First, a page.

How to be a good tenant and keep the home you love

How to be a good tenant and keep the home you love

So, you’ve just moved into your perfect home. It’s the first time you’re living and renting on your own and you couldn’t be more excited. And that’s exactly why you want to be a good tenant. You want to carry on staying in your new flat or house for as long as possible. There is, after all, a reason you chose that specific place, whether it’s because it’s in an amazing neighbourhood or only a five-minute walk from your office.

The thing is, lease agreements have an expiry date where your landlord (or you) could choose to end the contract without any issues arising. Of course, you can end your lease agreement by giving notice within the period specified in the contract. However, if you’re happy with the place you’ve just moved into, then you’ll want to keep your new home and to do that, you need to be a good tenant. The fewer issues a landlord has to face, the more likely they will want to keep you as a tenant.

So, to help you become the tenant every landlord dreams of, here are some easy tips that will make all the difference.

Never make a single late payment

This is one thing that will instantly put you in bad favour with your landlord. You can’t make late payments on your rent and expect your landlord to be okay with it. They may be counting on that income to make their own payments. If you get paid in the middle of the month and the rental agreement states that you must pay your rent by the first day of the month, you can ask your landlord if it’s okay that you pay in the middle of the month. It’s unlikely that they will have a problem with that, but if they do, you need to make sure that money is still in your bank account when you need to make your payment. It’s also a good idea to set up an automatic repeat payment so that you don’t risk forgetting when your life becomes busy.

Change your own lightbulbs and deal with other small issues

Know what is your landlord’s responsibility and what is yours. For example, it’s highly unlikely that your landlord is responsible for changing lightbulbs. However, if a light bursts and the whole unit is damaged, that is probably something they need to deal with as it may be a fault which you were not aware of. Your landlord will not be impressed if you’re constantly messaging, phoning or emailing them about things you could take care of yourself at no cost.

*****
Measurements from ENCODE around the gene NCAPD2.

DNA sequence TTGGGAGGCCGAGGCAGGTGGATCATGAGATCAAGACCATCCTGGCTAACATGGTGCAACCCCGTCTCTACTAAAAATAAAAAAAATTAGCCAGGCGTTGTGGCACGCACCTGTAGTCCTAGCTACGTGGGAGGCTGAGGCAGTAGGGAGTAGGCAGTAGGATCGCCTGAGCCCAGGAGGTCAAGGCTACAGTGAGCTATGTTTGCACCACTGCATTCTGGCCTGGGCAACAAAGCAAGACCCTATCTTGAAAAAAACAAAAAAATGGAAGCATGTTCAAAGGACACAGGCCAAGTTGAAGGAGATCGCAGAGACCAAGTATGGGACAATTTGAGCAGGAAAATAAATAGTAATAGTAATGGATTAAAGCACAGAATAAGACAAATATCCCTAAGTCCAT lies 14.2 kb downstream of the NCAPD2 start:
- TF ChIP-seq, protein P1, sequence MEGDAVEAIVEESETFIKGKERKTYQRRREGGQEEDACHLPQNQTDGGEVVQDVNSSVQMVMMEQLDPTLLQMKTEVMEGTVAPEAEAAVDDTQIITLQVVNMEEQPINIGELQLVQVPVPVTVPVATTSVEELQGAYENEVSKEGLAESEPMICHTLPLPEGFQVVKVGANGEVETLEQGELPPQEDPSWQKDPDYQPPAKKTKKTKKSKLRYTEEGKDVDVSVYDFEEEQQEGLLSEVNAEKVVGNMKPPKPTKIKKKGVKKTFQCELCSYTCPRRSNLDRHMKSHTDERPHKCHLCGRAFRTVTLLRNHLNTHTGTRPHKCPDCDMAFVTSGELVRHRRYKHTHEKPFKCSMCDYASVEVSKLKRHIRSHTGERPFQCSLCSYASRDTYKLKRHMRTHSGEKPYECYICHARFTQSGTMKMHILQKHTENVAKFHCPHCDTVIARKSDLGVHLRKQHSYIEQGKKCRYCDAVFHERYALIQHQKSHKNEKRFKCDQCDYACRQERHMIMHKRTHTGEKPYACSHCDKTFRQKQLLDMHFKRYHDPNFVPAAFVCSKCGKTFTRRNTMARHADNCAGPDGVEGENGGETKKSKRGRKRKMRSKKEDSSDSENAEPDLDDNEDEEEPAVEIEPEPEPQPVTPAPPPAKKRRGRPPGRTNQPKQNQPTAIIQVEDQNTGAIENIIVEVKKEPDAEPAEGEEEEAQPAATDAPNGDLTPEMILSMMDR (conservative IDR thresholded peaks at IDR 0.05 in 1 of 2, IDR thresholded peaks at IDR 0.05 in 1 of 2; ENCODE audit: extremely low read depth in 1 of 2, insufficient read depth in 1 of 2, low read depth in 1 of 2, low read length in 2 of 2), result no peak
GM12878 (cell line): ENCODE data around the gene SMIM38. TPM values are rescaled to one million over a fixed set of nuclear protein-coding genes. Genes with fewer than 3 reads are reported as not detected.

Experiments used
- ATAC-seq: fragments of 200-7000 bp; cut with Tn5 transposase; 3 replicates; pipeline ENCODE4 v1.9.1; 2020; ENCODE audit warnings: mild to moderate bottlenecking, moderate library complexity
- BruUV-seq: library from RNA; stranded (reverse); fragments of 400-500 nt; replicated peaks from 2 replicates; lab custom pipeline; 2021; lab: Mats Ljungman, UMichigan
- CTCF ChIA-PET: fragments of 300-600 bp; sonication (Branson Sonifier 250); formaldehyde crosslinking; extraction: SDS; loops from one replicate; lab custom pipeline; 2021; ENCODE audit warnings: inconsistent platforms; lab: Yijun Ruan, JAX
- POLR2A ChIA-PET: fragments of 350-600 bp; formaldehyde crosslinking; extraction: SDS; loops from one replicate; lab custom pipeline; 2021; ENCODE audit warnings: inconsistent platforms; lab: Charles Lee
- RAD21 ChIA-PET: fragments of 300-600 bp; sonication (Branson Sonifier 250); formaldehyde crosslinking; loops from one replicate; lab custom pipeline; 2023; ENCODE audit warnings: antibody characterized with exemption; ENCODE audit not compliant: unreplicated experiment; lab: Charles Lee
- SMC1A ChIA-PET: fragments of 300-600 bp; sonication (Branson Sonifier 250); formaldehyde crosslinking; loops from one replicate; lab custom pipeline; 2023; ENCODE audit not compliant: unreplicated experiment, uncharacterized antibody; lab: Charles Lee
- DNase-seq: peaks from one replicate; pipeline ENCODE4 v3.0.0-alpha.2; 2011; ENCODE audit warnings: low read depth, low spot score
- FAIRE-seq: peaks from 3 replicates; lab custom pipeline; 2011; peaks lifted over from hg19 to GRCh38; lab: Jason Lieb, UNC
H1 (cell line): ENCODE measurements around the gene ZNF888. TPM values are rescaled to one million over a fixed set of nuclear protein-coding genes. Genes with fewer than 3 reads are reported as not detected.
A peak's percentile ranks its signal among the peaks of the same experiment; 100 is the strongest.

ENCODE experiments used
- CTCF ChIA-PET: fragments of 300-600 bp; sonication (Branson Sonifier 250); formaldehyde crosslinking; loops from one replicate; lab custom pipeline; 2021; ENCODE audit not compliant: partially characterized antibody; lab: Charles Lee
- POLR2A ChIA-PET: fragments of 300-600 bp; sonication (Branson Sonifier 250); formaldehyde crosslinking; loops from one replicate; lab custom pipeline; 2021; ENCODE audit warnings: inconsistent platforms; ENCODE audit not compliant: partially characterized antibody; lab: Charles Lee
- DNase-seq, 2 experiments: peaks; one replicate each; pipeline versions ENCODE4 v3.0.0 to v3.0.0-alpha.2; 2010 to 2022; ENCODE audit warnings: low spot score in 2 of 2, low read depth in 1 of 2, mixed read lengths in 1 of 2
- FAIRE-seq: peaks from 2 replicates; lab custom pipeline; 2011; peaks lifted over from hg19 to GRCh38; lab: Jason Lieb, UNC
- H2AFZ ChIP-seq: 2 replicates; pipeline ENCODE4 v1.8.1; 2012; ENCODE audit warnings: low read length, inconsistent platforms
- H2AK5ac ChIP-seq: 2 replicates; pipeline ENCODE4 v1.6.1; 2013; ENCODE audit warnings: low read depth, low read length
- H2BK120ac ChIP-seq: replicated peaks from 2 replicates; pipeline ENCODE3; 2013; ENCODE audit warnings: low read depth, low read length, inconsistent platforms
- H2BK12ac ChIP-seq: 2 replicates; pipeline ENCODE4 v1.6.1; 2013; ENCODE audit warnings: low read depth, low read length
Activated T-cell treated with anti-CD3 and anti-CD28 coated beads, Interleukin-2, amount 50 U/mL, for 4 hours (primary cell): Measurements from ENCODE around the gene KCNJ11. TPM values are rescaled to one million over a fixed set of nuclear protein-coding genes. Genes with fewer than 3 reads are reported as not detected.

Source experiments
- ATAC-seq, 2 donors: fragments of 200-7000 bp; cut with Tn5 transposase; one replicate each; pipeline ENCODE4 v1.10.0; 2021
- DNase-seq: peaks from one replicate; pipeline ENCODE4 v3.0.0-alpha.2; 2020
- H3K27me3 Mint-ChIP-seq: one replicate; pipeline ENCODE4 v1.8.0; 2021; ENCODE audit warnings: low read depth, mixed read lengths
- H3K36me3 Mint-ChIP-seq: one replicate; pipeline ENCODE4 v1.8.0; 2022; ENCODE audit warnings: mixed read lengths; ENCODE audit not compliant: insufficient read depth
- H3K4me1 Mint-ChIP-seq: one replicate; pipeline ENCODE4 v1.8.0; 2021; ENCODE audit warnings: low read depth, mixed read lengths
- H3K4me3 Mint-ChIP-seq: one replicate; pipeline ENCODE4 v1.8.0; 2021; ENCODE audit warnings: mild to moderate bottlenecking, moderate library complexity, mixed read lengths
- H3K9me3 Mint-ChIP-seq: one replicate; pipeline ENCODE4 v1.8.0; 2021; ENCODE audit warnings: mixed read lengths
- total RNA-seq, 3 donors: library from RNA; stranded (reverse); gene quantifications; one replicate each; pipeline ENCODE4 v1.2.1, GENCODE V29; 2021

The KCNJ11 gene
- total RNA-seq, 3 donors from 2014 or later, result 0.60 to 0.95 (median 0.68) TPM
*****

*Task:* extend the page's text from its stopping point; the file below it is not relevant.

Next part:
Be mindful of your neighbours

You need to remember that you have neighbours. And if they make a complaint, your landlord will hear about it. Be mindful of how much noise you make and the times of day that you tend to make the most noise. If your neighbour works nights and sleeps during the day, try your best to limit the noise. And if they have children, keep your music down after 8pm, just as a courtesy.

If you are renting in a complex or block of flats, make sure that you are aware of the rules of the complex. You’ll probably be given a booklet when you move in that explains what is expected of you. Make sure to read this booklet in full and don’t just put it down on the kitchen counter and forget about it after a while. It’s also a good idea to keep this booklet in a place that is easy to access, so you can check anything should you be worried that you’re breaking a rule (or whether someone else is breaking a rule).

Keep the place in good condition

Even if you are naturally a messy person, remember that it is still someone else’s property so it’s your responsibility to keep it in good condition. Whether you choose to leave your clothes on the floor or in your cupboard, doesn’t matter to your landlord. What matters to the landlord is if you decide to drill holes in the wall without asking or let the garden become overgrown and full of weeds. If you break something, have it repaired immediately. If worst comes to worst and you have to move out, you’ll at least want your deposit back.

If there is an issue, approach it in the right way  

There will be times when things don’t work around the house or flat, things that should work. For example, if your geyser breaks or your electricity box stops working, that is something your landlord should be dealing with. And in cases like these, you shouldn’t hesitate to contact your landlord. But, when you speak or write to them, make sure you’re as pleasant as possible. If you’re angry at the time, wait until you’ve calmed down a bit before contacting them. You’re not going to get what you want if you start a fight with your landlord and what you want is to stay in your flat or house for as long as it suits you.

Authored by: Pete Anderson

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